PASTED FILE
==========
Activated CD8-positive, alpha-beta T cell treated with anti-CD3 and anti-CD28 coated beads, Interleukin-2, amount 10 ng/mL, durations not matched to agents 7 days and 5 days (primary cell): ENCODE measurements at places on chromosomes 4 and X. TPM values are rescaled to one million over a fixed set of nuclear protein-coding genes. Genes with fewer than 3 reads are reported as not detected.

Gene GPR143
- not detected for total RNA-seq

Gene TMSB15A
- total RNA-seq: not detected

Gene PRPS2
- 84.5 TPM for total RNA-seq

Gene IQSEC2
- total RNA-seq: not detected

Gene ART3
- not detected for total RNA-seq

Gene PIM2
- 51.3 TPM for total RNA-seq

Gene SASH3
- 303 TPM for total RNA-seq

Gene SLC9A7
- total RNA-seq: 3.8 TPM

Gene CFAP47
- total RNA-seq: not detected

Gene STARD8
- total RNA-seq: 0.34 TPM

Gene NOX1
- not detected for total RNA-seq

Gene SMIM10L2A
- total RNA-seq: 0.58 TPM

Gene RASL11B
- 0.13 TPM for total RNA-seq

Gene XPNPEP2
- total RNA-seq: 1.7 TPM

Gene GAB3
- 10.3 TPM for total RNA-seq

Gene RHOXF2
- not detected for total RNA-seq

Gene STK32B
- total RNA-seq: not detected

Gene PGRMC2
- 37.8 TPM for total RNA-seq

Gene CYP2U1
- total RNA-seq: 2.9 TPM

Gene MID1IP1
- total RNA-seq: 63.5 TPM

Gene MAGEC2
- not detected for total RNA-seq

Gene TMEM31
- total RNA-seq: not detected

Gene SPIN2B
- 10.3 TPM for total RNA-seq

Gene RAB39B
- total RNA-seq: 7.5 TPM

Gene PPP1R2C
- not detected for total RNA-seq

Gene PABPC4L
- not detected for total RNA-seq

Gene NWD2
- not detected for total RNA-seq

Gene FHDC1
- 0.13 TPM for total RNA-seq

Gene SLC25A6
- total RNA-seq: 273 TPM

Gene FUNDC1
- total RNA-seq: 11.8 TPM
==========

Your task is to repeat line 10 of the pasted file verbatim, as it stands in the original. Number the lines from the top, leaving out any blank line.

Gene ART3